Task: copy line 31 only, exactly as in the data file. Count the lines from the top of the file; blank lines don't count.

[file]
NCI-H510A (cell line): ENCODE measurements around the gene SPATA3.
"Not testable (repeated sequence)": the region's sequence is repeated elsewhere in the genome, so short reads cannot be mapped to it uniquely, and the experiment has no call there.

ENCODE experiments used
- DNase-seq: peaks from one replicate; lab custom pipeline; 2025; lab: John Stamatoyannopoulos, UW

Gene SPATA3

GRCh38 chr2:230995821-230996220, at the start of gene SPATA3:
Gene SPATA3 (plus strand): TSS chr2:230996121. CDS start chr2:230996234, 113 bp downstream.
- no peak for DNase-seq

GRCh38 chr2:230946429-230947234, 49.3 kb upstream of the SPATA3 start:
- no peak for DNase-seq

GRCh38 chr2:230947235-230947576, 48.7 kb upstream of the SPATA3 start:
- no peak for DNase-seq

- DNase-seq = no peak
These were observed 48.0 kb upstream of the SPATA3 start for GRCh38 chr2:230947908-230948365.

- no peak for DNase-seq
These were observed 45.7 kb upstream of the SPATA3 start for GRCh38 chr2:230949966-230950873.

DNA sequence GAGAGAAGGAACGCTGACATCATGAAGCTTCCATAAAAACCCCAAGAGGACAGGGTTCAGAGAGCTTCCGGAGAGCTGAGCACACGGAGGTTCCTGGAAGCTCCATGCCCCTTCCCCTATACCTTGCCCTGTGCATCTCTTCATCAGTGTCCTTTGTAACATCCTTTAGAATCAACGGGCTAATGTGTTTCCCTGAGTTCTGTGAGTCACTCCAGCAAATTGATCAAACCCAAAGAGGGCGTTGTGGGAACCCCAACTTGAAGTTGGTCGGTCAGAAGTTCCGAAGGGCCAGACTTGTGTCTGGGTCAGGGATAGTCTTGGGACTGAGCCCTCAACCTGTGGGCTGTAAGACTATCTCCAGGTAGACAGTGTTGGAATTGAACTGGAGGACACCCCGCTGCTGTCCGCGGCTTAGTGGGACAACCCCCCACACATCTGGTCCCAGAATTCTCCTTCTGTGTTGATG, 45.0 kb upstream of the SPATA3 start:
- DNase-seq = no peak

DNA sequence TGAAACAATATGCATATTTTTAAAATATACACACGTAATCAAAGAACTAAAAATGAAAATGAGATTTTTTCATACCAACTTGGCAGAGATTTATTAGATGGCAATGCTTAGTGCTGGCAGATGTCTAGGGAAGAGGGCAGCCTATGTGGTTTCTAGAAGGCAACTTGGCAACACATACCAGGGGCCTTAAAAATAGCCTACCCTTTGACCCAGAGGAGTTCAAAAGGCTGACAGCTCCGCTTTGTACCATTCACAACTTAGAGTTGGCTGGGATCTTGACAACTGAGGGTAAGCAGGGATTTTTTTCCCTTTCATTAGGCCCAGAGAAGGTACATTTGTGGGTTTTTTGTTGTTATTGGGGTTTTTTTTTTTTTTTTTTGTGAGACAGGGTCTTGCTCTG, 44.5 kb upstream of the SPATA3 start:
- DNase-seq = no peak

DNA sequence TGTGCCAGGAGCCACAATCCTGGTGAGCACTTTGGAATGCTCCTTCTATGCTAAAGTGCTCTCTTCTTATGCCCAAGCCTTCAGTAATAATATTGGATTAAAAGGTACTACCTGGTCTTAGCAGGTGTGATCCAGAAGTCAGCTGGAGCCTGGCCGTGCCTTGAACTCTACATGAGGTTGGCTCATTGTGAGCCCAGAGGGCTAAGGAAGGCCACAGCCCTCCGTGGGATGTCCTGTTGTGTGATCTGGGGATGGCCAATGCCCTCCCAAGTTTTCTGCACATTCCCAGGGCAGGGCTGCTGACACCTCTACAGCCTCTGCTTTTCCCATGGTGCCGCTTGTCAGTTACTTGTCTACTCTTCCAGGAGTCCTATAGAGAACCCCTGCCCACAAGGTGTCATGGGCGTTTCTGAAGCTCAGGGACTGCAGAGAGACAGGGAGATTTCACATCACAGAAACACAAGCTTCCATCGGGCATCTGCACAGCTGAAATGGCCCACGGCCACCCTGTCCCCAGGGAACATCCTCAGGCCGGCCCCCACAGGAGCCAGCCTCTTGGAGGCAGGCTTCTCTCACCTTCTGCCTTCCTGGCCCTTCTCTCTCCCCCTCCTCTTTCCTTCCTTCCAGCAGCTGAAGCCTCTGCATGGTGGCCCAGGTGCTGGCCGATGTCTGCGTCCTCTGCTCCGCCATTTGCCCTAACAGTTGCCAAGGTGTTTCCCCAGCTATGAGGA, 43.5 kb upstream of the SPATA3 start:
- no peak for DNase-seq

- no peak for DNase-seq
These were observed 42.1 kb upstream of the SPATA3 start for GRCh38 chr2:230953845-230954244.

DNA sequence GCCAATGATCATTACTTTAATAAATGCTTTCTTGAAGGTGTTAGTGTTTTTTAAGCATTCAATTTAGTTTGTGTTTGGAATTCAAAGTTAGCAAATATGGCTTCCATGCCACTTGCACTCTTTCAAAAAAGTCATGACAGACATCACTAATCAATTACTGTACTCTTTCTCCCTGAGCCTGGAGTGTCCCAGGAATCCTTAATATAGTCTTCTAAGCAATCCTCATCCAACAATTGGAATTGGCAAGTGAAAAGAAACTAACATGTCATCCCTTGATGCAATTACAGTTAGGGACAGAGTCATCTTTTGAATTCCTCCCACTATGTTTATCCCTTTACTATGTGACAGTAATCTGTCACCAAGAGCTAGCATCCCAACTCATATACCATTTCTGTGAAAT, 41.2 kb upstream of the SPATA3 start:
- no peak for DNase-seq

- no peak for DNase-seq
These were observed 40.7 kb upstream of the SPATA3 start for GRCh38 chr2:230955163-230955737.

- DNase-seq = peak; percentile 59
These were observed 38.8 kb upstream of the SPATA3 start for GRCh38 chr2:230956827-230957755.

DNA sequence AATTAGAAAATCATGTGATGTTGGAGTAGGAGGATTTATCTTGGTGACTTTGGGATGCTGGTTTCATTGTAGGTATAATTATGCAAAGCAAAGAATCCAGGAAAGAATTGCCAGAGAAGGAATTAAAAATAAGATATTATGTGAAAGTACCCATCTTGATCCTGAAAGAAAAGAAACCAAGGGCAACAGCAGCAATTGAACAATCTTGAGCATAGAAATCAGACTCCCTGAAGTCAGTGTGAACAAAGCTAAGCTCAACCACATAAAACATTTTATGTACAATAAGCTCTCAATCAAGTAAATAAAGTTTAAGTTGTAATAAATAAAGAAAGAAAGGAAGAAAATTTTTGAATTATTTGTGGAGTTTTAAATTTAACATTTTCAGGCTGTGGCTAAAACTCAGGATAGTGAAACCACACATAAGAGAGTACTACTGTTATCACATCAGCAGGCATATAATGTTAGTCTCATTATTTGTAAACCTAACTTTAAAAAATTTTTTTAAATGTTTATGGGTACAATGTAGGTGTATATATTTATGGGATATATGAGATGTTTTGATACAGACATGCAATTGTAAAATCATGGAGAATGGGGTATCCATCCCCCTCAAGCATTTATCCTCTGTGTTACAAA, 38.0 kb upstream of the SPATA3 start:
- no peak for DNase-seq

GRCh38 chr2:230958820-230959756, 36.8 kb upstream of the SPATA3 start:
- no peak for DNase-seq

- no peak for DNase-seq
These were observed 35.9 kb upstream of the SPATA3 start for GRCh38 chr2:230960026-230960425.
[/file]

DNA sequence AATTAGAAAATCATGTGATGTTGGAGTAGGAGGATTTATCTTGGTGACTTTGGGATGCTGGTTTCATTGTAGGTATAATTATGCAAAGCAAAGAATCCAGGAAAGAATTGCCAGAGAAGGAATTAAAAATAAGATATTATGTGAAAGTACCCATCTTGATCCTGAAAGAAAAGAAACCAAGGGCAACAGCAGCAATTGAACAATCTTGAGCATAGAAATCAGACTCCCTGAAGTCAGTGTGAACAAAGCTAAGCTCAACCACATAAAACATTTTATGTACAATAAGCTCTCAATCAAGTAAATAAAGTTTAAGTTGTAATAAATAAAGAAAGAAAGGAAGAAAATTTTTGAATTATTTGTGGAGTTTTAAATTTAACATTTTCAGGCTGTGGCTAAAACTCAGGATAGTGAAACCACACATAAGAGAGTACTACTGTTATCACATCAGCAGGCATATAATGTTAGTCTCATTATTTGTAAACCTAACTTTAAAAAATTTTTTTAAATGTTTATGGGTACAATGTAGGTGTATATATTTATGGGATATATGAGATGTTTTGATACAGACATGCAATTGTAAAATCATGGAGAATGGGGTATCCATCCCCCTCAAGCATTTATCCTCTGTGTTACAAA, 38.0 kb upstream of the SPATA3 start: